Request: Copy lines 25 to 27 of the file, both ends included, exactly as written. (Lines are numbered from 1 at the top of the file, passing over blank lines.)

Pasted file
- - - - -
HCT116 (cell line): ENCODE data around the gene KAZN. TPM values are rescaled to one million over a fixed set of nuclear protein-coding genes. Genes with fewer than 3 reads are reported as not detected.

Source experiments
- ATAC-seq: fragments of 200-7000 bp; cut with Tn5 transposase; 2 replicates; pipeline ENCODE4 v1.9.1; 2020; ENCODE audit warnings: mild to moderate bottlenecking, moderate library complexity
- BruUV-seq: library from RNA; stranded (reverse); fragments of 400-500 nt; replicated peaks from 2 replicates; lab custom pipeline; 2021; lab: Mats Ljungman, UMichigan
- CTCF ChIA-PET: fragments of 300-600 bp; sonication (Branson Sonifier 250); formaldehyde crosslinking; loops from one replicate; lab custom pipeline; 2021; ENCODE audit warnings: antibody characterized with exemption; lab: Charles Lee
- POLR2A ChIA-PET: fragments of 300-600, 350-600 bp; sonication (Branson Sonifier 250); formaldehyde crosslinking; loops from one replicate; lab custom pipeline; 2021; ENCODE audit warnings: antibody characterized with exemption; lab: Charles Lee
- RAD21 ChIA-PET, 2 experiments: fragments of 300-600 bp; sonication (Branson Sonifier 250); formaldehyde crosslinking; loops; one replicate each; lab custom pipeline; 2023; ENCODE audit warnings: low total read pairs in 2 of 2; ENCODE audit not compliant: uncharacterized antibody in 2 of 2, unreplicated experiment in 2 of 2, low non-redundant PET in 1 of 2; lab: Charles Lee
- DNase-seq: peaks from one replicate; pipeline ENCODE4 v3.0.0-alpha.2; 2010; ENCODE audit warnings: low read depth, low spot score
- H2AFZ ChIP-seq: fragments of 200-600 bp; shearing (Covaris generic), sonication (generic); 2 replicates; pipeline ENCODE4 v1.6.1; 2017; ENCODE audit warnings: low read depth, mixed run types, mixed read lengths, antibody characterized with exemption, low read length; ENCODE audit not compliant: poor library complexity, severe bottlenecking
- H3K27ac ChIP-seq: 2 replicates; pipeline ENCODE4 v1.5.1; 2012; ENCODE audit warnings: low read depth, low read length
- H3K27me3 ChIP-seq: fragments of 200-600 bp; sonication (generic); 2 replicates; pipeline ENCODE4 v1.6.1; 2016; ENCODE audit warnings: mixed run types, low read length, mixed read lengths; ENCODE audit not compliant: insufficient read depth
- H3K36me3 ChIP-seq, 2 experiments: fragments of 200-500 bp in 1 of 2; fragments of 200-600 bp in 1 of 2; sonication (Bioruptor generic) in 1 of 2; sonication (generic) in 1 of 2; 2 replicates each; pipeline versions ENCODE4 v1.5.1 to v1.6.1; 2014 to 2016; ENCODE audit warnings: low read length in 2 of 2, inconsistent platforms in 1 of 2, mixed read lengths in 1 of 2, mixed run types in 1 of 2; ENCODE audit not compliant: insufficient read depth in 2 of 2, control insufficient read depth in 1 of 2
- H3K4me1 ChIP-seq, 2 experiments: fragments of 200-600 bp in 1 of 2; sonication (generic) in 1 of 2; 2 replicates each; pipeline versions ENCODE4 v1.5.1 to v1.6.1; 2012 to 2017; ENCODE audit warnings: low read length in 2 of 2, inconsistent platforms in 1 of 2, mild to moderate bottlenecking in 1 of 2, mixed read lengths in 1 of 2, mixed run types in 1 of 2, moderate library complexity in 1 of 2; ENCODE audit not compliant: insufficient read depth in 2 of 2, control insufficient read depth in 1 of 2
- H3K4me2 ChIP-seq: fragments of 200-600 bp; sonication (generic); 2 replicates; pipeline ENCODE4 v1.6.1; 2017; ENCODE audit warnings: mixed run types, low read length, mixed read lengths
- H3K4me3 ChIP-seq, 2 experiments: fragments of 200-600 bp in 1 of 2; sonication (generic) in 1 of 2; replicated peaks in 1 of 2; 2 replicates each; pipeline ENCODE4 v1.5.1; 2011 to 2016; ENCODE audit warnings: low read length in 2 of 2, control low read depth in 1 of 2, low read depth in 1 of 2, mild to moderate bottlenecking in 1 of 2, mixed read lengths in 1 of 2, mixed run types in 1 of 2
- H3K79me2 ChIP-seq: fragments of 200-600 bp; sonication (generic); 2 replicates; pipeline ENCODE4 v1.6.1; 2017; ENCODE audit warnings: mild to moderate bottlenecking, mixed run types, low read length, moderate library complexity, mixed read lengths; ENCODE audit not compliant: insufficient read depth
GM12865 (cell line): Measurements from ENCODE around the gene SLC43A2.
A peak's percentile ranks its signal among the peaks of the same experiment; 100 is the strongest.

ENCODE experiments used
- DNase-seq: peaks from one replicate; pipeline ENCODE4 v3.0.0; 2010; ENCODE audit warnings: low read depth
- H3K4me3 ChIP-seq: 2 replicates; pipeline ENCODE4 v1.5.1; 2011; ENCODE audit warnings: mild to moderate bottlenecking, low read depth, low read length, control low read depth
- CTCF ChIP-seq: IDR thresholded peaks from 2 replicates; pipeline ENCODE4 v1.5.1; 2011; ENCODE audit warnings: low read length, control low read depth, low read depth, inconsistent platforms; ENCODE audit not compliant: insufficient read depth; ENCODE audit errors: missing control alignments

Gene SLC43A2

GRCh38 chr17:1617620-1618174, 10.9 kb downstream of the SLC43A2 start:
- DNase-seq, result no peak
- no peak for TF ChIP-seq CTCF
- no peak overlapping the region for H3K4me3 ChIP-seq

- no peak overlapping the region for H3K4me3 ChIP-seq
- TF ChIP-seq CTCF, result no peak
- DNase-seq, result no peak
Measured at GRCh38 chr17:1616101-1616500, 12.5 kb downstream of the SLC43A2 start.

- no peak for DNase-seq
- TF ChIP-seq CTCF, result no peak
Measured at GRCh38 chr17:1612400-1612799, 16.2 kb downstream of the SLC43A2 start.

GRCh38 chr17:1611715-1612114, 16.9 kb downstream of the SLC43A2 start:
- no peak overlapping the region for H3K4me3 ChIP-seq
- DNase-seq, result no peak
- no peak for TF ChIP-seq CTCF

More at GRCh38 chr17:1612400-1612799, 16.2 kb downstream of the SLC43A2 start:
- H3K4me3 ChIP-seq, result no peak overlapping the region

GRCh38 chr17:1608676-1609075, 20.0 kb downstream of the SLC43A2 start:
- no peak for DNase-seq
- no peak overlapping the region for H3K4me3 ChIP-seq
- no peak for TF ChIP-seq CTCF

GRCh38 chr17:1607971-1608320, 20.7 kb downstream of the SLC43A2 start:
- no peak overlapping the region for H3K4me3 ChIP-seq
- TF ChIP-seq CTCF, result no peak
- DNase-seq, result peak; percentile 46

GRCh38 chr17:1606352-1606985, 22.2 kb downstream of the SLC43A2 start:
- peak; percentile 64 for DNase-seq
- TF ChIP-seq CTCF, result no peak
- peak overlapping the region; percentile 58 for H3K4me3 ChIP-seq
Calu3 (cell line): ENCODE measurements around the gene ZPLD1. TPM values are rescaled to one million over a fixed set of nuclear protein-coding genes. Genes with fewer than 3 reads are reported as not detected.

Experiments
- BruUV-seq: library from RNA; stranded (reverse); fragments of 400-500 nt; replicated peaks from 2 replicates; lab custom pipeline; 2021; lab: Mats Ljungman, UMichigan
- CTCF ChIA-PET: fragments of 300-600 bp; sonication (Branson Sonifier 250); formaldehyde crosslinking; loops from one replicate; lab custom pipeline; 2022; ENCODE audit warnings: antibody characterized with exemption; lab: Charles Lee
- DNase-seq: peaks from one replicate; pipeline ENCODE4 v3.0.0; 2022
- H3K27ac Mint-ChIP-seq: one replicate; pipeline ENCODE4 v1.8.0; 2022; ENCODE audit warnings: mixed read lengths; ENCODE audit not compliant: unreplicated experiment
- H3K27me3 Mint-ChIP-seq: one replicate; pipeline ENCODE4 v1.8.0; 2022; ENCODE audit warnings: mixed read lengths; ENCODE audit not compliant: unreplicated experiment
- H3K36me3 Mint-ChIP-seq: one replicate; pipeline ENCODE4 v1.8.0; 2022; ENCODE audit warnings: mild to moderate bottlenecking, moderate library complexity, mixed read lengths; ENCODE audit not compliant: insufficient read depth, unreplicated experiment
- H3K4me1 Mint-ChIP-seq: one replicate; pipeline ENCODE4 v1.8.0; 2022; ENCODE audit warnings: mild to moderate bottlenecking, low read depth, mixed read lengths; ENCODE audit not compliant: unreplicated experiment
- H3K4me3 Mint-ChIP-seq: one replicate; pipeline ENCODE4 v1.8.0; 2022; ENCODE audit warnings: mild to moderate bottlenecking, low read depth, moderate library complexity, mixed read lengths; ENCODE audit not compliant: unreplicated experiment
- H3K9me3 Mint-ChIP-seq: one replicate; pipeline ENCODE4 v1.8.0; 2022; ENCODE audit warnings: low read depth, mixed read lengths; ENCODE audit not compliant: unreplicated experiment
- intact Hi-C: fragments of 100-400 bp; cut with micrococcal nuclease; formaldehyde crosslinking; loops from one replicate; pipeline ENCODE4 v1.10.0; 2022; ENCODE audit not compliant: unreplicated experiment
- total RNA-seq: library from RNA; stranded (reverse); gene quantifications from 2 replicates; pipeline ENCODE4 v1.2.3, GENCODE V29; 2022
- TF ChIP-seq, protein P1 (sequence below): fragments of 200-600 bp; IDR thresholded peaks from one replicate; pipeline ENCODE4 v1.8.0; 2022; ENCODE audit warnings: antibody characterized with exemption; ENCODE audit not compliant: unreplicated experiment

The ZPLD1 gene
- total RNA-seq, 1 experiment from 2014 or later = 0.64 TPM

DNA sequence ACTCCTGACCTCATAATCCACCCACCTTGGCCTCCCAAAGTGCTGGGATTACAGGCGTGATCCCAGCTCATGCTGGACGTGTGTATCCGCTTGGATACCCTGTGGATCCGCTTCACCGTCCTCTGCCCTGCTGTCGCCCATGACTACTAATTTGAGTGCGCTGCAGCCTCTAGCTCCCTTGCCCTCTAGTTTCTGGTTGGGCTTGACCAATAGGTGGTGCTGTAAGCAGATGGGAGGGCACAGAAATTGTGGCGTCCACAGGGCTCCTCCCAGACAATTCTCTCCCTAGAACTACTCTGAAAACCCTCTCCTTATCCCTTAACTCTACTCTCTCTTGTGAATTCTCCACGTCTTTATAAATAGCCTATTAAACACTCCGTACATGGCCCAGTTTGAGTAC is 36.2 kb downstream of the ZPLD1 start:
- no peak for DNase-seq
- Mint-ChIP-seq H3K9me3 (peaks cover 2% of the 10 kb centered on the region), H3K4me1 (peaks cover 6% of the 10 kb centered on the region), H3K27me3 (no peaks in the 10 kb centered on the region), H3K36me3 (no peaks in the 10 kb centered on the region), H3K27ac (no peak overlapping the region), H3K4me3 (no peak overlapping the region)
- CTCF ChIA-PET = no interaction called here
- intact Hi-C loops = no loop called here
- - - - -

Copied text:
- DNase-seq, result no peak
- no peak for TF ChIP-seq CTCF
- no peak overlapping the region for H3K4me3 ChIP-seq